Stoves and firewood are becoming scarce in Germany — RT DE

The West’s anti-Russian sanctions policy, which was justified by the war in Ukraine, is having a drastic effect on the energy supply. Many citizens are unsure and rely on wood stoves as an alternative to oil and gas. But now even firewood is becoming scarce. Will it soon also be “oven off”?

Wood stoves and firewood have become scarce nationwide in the wake of the war in Ukraine and Western sanctions against Russia. Furnace manufacturers and installers can hardly save themselves from orders from concerned customers who want to install an additional heating option in their house or apartment. “When the war broke out, demand exploded,” said a spokesman for the “Central Association for Sanitary, Heating and Air Conditioning” (ZVSHK) in Sankt Augustin in response to an inquiry.

Supposedly safe alternative

But even a stove does not guarantee a warm living room next winter: because the firewood dealers are also confronted with a nationwide rush of customers and can no longer meet the exorbitantly increased demand in many places. “The market is empty,” reports Gerd Müller, head of the office of the “Federal Association of Firewood” in Kamen.

The triggers are obviously both the skyrocketing gas and heating oil prices and the concern that the heating could remain cold next winter. “People are unsettled or even scared,” says the ZVSHK. At least some customers will probably not get their stove before the end of next winter. The waiting time is currently up to a year. There are around 2,000 furnace construction companies nationwide.

The run on stoves is not limited to Germany. “The utilization runs through the entire federal territory, even throughout Europe. We know that from the exchange with European colleagues.”

Delivery issues

Like other trades and industry, stove builders also suffer from delivery problems, which also delays the processing of orders. This doesn’t just affect imported parts, many of which come from China.

“Due to the immense demand and also due to personnel difficulties in connection with Covid-19, products that are produced in Germany are also affected by delivery problems”,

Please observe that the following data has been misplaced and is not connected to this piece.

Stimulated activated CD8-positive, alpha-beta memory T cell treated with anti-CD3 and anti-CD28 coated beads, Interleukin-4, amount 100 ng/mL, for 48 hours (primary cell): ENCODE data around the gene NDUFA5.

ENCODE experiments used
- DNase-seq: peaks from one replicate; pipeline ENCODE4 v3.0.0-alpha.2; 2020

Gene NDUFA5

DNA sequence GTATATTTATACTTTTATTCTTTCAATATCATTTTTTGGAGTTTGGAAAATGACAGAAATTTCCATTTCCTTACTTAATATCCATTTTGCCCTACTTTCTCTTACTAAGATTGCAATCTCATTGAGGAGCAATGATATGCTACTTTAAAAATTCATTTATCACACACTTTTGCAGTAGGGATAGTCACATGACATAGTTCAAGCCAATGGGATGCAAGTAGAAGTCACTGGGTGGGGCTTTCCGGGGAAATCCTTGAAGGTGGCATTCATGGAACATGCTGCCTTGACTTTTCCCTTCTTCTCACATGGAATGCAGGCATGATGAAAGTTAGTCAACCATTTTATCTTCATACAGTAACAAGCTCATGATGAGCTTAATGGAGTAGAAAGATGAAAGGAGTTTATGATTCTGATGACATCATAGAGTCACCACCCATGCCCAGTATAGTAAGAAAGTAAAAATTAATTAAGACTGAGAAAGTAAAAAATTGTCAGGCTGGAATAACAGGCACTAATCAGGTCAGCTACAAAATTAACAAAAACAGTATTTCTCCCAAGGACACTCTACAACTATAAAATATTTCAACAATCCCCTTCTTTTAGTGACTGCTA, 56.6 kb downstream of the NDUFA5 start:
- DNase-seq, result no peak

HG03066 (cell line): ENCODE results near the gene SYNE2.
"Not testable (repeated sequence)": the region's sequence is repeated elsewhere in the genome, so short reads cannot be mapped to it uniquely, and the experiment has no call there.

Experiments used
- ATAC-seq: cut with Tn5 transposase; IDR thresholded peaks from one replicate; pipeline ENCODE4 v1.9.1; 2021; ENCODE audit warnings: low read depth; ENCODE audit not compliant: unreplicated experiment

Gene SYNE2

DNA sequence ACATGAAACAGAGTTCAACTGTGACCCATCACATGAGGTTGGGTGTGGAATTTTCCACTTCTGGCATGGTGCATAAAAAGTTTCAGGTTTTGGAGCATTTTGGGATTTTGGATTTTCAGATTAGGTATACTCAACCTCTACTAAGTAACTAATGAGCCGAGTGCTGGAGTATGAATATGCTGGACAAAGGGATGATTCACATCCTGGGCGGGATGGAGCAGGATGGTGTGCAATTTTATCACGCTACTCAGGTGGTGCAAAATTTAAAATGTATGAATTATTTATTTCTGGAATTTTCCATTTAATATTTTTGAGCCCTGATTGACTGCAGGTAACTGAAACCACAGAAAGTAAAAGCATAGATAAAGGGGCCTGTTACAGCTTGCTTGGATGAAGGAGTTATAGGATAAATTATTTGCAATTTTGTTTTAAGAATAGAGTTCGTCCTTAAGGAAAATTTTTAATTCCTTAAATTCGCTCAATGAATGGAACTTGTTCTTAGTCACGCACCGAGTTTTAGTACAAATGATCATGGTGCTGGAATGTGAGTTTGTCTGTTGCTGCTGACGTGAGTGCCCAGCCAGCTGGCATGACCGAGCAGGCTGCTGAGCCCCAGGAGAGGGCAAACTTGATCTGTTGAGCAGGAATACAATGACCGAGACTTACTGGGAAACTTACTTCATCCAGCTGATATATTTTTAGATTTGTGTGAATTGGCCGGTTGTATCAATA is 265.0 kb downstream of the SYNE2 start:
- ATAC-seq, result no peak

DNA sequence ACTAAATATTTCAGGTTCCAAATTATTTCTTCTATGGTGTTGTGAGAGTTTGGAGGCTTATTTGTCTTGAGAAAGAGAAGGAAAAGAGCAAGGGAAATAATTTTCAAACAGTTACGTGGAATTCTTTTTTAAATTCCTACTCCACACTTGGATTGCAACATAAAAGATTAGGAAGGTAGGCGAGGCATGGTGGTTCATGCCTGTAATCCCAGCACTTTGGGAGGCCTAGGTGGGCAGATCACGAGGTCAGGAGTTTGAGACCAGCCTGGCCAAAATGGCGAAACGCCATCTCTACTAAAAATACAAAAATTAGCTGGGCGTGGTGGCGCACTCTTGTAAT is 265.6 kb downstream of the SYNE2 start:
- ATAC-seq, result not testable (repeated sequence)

explains the ZVSHK. The association cites fireclay as an example – these are the refractory bricks that line the hearth of a furnace.

As far as firewood is concerned, the shortage has another cause. Wood as such is not scarce, as Müller explains. “Firewood must be dried.” Air drying would take two years and take up huge storage areas, so traders have their wood “technically” dried using air blowers.

But the capacities are limited. “It’s almost impossible to get dry firewood this year,” says Müller. Around 100 companies are members of the Federal Firewood Association, which, according to Müller, exclusively market firewood from local production.

Firewood and wood pellets

Wood is not spared from the general increase in fuel prices. This applies to firewood as well as to wood pellets. According to data from the “German Pellet Institute”, their average price has almost doubled since January 2021 – from EUR 238.05 at the time to EUR 431.56 per ton in June. However, according to the Pellet Institute, the costs per kilowatt hour are still considerably lower than those for oil or gas heating.

For some environmentalists, however, wood-burning stoves have been a thorn in their side for years. The burning of wood In principle, it is considered to be climate-neutral because it only releases as much carbon dioxide as a tree has absorbed in the course of its life. The prerequisite for this, however, is that trees grow back in the appropriate numbers.

Pellets are therefore one of the “renewable energies”; there are state subsidies for the installation of a pellet heating system. Firewood is considered to be more problematic. The Federal Environment Agency warns that soot and other pollutants are produced in old, non-low-emission stoves in particular. Nevertheless, more stoves will probably be lit in many German residential buildings in the coming winter than before – as long as you can afford to buy a stove and you can stock up on the necessary wood supply. There is also another aspect: Apart from the question of costthe installation of a stove in rented apartments should generally not be possible.

More on the subject – “It would be a catastrophe”: the last solar glass manufacturer in Europe is threatened with the gas stop

(rt/dpa)

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